2020.12.04 17:08

Lithuania likely to extend quarantine over holidays, declare emergency

BNS2020.12.04 17:08

The quarantine in Lithuania is likely to be extended until the end of the year, acting Health Minister Aurelijus Veryga has said, adding more restrictions on retail businesses are in sight.

“The tightened lockdown should come into force as of next Wednesday, December 9, and we will propose extending it until December 31,” the minister posted on Facebook on Friday, after his meeting with Prime Minister Saulius Skvernelis.

Earlier in the day, he said the government might scrap earlier plans to reopen museums and galleries on December 10 and consider tightening coronavirus measures in workplaces, including the mandatory wearing of facemasks in businesses where employees do not have contacts with clients.

Read more: Current quarantine measures ‘insufficient’, says Lithuanian health minister

Meanwhile President Gitanas Nausėda said that the country might declare emergency situation, which would allow tightening restrictions even more.

In an interview with on Friday, the president said he was waiting for conclusions from his Council of Health Experts who will hold a meeting on Sunday. The expert panel is meeting to respond to the “dramatic worsening of the situation”, according to Nausėda.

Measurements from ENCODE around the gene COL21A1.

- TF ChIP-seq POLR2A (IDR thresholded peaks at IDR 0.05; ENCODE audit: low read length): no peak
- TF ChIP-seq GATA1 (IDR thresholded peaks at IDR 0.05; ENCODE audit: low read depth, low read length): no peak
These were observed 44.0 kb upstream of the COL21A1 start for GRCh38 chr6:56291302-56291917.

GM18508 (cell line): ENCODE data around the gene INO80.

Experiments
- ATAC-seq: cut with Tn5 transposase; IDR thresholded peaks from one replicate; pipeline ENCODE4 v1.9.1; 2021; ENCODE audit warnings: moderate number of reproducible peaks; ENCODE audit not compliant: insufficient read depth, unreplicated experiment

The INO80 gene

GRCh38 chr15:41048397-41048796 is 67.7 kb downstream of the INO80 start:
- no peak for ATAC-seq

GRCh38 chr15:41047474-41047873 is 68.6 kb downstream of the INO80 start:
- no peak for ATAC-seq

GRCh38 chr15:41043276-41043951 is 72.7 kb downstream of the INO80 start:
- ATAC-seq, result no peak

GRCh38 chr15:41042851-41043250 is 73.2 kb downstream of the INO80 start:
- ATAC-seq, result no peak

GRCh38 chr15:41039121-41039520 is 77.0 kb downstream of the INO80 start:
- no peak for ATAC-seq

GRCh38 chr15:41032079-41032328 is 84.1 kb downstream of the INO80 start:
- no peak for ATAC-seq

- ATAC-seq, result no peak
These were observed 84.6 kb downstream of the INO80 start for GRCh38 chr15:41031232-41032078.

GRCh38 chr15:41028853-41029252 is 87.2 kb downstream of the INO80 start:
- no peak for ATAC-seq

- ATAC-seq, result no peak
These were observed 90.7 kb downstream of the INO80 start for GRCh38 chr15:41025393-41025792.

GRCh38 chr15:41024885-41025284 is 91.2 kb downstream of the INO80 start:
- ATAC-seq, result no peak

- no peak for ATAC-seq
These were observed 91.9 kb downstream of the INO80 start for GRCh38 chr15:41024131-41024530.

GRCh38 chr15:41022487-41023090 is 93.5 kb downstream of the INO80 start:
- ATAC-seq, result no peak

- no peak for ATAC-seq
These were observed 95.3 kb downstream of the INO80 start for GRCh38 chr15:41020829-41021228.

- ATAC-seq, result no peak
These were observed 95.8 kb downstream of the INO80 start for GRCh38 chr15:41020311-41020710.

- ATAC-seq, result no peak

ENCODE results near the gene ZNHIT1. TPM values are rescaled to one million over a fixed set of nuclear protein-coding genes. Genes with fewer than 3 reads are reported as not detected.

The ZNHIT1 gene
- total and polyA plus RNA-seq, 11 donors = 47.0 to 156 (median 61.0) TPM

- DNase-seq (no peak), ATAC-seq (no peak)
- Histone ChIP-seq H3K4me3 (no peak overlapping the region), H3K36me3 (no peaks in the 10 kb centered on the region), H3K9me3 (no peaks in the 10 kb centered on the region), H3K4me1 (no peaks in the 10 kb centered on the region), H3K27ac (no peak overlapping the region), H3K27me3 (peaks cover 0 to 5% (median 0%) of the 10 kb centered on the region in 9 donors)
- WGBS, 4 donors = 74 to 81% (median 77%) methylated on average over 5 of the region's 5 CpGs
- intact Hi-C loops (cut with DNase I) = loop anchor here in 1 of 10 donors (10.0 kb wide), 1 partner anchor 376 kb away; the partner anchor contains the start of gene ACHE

“I believe we should also consider [declaring an emergency situation], since things are really bad. The especially concerning fact is that, despite the lockdown restrictions and fairly stringent measures we used in the past, the result is not improving and the situation is getting worse,” the head of state said.

Lithuania reported 2,514 new infections on Friday, the biggest daily uptake in cases so far, and 26 more deaths. The numbers have not gone down since early November when the government put the country under a nationwide quarantine.

“I really don’t want to jump ahead of this meeting, we will comment on that on Sunday or Monday. First of all, experts themselves will provide comments on what they propose that the outgoing and the incoming governments should do,” President Nausėda said.